Royal Palace of Venaria (Italian: Reggia di Venaria Reale) is a former royal residence and gardens located in Venaria Reale, near Turin in the Metropolitan City of Turin of the Piedmont region in northern Italy. With 80,000m² in palace area and over 950.000m² in premises, it is one the largest palaces in the world. It is one of the Residences of the Royal House of Savoy, included in the UNESCO Heritage List in 1997.
Restored to the baroque magnificence to which it was inspired in the mid-1600s by Duke Carlo Emanuele II of Savoy, the Reggia di Venaria is once again a symbol of modernity and culture. Since its opening in 2007, after two centuries of neglect and decay and eight intense years of restoration, La Venaria Reale has become one of Italy’s five most visited cultural sites.
The palace of Venarìa was designed by the architect Amedeo di Castellamonte. It was commissioned by Duke Carlo Emanuele II who intended to make it the basis for hunting trips in the Turin hilly moor.
The same name in Latin as the palace, Venatio Regia, is derived from the term hunting palace. The village was joined by many houses and buildings of workers and ordinary citizens who wanted to live in the surroundings of the palace, until Venaria Reale became an autonomous municipality in the province of Turin.
The choice of the site, at the foot of the Lanzo Valleys, was favored by the proximity of the extensive woods called the Gran Paese, rich in game: a territory that stretches for a hundred kilometers to the Alpine mountains, reaching south and east near of the capital.
The monumental palace is home to some of the finest examples of universal Baroque: the Hall of Diana designed by Amedeo di Castellamonte, the Great Gallery and the Church of St. Hubert, the grandiose complex of the Juvarra Stables designed by Filippo Juvarra in the 18th century, the sumptuous decorations and spectacular Fountain of the Stag in the Court of Honor are the ideal setting for the Theatre of History and Magnificence, the permanent display devoted to the House of Savoy that takes the visitor down a path that is almost 2,000 m long, from the basement level to the piano nobile of the Reggia.
Seen from above, the Reggia and the Gardens cover a surface of 950,000 square meters of unencumbered architecture and parkland. They lie at the heart of a vast estate that is made up of the Juvarra Stables (a 5,000 sq.m. exhibition centre in the Citroniera and the Great Stables); the Conservation and Restoration Center (housed in the former Alfieri Stables); the Old Town Center, the Borgo Castello and Cascina Rubbianetta (today home to the prestigious International Horse Center) set among the woods and castles that dot the 6,500 hectares of greenery in the nearby Park of La Mandria.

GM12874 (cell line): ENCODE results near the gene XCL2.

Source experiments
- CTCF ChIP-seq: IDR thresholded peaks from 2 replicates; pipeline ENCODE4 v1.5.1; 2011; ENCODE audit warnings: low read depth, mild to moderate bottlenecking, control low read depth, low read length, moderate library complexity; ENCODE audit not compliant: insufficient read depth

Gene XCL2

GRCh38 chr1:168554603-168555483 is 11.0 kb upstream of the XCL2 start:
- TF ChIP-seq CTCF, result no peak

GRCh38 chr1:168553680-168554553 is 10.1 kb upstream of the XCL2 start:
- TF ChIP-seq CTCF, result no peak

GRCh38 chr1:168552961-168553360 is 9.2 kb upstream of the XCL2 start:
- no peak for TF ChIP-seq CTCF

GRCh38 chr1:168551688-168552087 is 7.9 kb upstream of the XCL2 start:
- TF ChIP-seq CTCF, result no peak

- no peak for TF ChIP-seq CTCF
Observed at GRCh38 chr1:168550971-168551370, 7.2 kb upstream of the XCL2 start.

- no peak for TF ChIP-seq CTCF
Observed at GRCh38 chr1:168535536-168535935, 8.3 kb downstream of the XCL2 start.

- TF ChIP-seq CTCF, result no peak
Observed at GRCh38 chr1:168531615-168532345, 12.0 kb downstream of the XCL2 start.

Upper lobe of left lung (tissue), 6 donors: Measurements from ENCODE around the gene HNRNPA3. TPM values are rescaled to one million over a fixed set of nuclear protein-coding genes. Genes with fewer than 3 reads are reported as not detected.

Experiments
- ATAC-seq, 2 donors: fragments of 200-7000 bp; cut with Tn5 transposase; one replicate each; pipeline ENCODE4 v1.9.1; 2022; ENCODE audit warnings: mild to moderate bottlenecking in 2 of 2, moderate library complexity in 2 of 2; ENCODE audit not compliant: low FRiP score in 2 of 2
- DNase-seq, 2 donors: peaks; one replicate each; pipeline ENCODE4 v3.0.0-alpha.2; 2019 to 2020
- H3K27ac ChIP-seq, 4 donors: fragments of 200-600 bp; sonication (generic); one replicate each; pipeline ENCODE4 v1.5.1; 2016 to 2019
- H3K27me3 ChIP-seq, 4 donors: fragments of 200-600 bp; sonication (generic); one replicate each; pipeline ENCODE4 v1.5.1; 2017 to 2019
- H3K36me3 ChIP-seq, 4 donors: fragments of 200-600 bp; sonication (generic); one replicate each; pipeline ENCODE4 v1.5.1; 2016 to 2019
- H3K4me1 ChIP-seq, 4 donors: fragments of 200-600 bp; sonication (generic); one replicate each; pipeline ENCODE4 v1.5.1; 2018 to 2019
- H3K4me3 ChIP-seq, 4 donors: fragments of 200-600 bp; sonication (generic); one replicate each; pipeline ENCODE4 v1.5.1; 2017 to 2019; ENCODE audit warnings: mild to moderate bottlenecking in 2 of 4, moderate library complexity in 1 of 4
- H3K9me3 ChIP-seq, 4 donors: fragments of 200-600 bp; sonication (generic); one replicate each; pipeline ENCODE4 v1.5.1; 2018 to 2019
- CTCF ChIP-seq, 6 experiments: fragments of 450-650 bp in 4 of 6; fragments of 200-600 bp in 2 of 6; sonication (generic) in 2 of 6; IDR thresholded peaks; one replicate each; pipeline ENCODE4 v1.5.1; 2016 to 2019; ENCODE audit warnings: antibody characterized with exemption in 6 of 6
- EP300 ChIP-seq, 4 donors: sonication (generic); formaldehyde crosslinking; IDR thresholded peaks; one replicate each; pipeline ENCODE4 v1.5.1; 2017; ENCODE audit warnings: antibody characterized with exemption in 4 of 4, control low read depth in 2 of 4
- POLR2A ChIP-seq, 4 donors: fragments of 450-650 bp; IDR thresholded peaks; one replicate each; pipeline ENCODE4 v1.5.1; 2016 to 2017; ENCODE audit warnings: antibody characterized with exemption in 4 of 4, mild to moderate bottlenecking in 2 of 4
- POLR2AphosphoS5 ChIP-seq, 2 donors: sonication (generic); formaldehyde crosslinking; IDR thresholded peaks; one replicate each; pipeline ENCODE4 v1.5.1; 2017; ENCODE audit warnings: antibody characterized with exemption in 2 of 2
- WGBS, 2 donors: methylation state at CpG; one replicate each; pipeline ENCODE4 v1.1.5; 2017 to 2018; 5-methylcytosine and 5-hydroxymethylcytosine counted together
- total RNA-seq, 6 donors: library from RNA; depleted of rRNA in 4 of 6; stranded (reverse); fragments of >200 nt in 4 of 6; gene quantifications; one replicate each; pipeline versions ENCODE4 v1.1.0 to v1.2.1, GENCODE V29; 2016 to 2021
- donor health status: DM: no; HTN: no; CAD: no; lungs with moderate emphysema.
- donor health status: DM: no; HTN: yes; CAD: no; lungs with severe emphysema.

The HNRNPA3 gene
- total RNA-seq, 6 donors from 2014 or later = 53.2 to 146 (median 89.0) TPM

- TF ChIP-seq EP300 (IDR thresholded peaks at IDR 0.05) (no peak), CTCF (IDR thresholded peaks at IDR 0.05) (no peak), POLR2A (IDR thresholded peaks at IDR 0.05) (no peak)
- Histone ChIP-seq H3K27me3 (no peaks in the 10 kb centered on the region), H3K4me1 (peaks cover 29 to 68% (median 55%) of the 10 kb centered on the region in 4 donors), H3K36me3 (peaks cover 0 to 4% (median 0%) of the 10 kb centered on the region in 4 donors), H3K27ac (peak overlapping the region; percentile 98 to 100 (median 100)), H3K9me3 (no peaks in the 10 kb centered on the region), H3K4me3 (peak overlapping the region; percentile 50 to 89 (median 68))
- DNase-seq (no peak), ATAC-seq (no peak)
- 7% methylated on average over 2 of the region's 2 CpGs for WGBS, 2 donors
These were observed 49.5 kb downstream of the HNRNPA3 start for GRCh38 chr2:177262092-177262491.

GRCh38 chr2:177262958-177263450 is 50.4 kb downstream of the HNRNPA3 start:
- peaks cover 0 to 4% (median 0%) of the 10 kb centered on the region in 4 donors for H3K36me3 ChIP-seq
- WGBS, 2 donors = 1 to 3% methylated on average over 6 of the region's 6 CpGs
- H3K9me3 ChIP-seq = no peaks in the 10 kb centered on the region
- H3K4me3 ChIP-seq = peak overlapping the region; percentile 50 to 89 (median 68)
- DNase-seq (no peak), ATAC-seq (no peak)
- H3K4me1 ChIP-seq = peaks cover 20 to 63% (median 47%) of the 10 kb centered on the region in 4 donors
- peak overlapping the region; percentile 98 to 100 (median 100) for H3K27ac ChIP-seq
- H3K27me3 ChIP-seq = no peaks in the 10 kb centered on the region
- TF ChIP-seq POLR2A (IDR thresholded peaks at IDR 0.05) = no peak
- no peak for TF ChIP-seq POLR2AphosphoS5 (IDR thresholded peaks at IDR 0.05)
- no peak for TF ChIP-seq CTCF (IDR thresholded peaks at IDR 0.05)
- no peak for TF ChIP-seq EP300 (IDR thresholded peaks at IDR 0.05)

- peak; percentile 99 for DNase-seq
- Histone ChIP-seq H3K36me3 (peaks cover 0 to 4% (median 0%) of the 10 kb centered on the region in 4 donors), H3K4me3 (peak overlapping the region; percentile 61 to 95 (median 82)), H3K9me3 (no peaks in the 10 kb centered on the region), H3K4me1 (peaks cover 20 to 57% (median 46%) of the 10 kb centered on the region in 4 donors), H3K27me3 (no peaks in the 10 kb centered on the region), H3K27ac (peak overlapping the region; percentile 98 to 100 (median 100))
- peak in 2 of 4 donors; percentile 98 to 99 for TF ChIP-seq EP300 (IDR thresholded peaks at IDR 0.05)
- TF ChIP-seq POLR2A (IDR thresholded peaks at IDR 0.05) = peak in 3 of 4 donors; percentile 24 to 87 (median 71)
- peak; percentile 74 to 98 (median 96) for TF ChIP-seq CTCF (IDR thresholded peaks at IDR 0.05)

The Gardens appear today as a perfectly balanced combination of ancient and modern elements, in a boundless scenario where archaeological findings and contemporary artworks dialogue in harmony. A complex restoration project has led, over a period of eight years, to the reconstruction of the landscape and its historical landmarks that also took into account modern aesthetics and contemporary needs with important art works by the contemporary masters Giuseppe Penone and Giovanni Anselmo.
Probably the idea of creating a palace in Venaria was born from Carlo Emanuele II of Savoy from the example of the Castle of Mirafiori (or Miraflores), a place destined for the wife of Duke Carlo Emanuele I, Catherine Michela of Habsburg located in the neighborhood that that palace would then have taken the name Mirafiori.
Carlo Emanuele II, also wanting to create a palace that was linked to his name and that of his wife, Maria Giovanna Battista di Savoia-Nemours, bought the two small villages of Altessano Superiore and Inferiore from the family of Milanese origin Birago, who had here created important plantations. The place was later renamed “la Venaria” because it was intended for hunting fun.
The works were planned from 1658 and entrusted to the architects Amedeo di Castellamonte and Michelangelo Garove. The work continued over time until at least 1675, when the village of Venaria (made with a plan designed to draw a Collar of the Annunciation) and the Palace were already largely completed. In particular, the palace of Diana, the heart of the structure. In any case, the works did not stop and, indeed, continued over time: after the 1st of October 1693 the French destroyed some buildings, Vittorio Amedeo IIcommissioned a further intervention on the palace which was restructured according to the French canons, in an attempt to imitate the sumptuous example of the Palace of Versailles beyond the Alps.